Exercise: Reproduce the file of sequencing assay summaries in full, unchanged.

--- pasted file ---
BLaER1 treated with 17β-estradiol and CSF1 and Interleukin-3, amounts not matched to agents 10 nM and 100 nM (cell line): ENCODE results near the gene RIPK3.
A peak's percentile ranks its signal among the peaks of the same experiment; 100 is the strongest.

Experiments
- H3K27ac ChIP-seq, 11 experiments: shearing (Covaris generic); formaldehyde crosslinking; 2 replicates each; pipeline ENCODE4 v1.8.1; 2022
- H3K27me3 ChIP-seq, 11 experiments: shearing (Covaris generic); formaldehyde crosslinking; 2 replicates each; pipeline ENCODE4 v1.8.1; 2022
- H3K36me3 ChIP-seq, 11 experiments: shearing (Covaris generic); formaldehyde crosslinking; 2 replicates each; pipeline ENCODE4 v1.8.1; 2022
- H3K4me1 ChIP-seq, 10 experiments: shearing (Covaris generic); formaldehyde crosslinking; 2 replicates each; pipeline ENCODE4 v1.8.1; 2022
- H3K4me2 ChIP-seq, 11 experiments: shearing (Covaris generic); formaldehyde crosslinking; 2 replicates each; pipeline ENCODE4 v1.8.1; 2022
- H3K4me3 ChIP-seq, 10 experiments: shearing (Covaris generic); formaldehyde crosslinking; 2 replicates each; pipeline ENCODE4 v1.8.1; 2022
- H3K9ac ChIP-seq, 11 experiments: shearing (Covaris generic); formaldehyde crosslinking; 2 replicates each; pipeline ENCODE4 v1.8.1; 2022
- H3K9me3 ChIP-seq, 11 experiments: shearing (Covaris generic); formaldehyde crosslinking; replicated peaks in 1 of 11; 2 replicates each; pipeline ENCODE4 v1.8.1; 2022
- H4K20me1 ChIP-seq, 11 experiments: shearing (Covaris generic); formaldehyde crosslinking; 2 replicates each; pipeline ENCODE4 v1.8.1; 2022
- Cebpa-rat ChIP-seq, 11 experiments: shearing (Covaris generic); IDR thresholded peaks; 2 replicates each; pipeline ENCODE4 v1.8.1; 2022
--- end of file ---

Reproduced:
BLaER1 treated with 17β-estradiol and CSF1 and Interleukin-3, amounts not matched to agents 10 nM and 100 nM (cell line): ENCODE results near the gene RIPK3.
A peak's percentile ranks its signal among the peaks of the same experiment; 100 is the strongest.

Experiments
- H3K27ac ChIP-seq, 11 experiments: shearing (Covaris generic); formaldehyde crosslinking; 2 replicates each; pipeline ENCODE4 v1.8.1; 2022
- H3K27me3 ChIP-seq, 11 experiments: shearing (Covaris generic); formaldehyde crosslinking; 2 replicates each; pipeline ENCODE4 v1.8.1; 2022
- H3K36me3 ChIP-seq, 11 experiments: shearing (Covaris generic); formaldehyde crosslinking; 2 replicates each; pipeline ENCODE4 v1.8.1; 2022
- H3K4me1 ChIP-seq, 10 experiments: shearing (Covaris generic); formaldehyde crosslinking; 2 replicates each; pipeline ENCODE4 v1.8.1; 2022
- H3K4me2 ChIP-seq, 11 experiments: shearing (Covaris generic); formaldehyde crosslinking; 2 replicates each; pipeline ENCODE4 v1.8.1; 2022
- H3K4me3 ChIP-seq, 10 experiments: shearing (Covaris generic); formaldehyde crosslinking; 2 replicates each; pipeline ENCODE4 v1.8.1; 2022
- H3K9ac ChIP-seq, 11 experiments: shearing (Covaris generic); formaldehyde crosslinking; 2 replicates each; pipeline ENCODE4 v1.8.1; 2022
- H3K9me3 ChIP-seq, 11 experiments: shearing (Covaris generic); formaldehyde crosslinking; replicated peaks in 1 of 11; 2 replicates each; pipeline ENCODE4 v1.8.1; 2022
- H4K20me1 ChIP-seq, 11 experiments: shearing (Covaris generic); formaldehyde crosslinking; 2 replicates each; pipeline ENCODE4 v1.8.1; 2022
- Cebpa-rat ChIP-seq, 11 experiments: shearing (Covaris generic); IDR thresholded peaks; 2 replicates each; pipeline ENCODE4 v1.8.1; 2022